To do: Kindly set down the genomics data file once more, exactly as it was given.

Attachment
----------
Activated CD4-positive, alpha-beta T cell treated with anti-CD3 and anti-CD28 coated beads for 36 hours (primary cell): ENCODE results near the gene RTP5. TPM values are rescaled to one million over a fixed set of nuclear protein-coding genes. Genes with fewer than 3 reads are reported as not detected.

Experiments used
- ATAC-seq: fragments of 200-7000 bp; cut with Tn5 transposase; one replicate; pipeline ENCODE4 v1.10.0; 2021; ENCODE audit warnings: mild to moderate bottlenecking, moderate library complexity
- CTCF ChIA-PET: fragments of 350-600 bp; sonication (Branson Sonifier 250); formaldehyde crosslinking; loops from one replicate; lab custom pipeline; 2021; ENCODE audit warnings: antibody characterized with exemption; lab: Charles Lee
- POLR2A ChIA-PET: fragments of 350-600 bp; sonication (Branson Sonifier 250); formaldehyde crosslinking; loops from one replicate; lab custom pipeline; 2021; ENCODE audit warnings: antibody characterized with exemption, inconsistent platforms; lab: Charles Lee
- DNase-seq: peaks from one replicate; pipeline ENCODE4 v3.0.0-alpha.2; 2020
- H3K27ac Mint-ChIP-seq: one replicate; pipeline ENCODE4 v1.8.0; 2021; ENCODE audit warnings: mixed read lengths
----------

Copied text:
Activated CD4-positive, alpha-beta T cell treated with anti-CD3 and anti-CD28 coated beads for 36 hours (primary cell): ENCODE results near the gene RTP5. TPM values are rescaled to one million over a fixed set of nuclear protein-coding genes. Genes with fewer than 3 reads are reported as not detected.

Experiments used
- ATAC-seq: fragments of 200-7000 bp; cut with Tn5 transposase; one replicate; pipeline ENCODE4 v1.10.0; 2021; ENCODE audit warnings: mild to moderate bottlenecking, moderate library complexity
- CTCF ChIA-PET: fragments of 350-600 bp; sonication (Branson Sonifier 250); formaldehyde crosslinking; loops from one replicate; lab custom pipeline; 2021; ENCODE audit warnings: antibody characterized with exemption; lab: Charles Lee
- POLR2A ChIA-PET: fragments of 350-600 bp; sonication (Branson Sonifier 250); formaldehyde crosslinking; loops from one replicate; lab custom pipeline; 2021; ENCODE audit warnings: antibody characterized with exemption, inconsistent platforms; lab: Charles Lee
- DNase-seq: peaks from one replicate; pipeline ENCODE4 v3.0.0-alpha.2; 2020
- H3K27ac Mint-ChIP-seq: one replicate; pipeline ENCODE4 v1.8.0; 2021; ENCODE audit warnings: mixed read lengths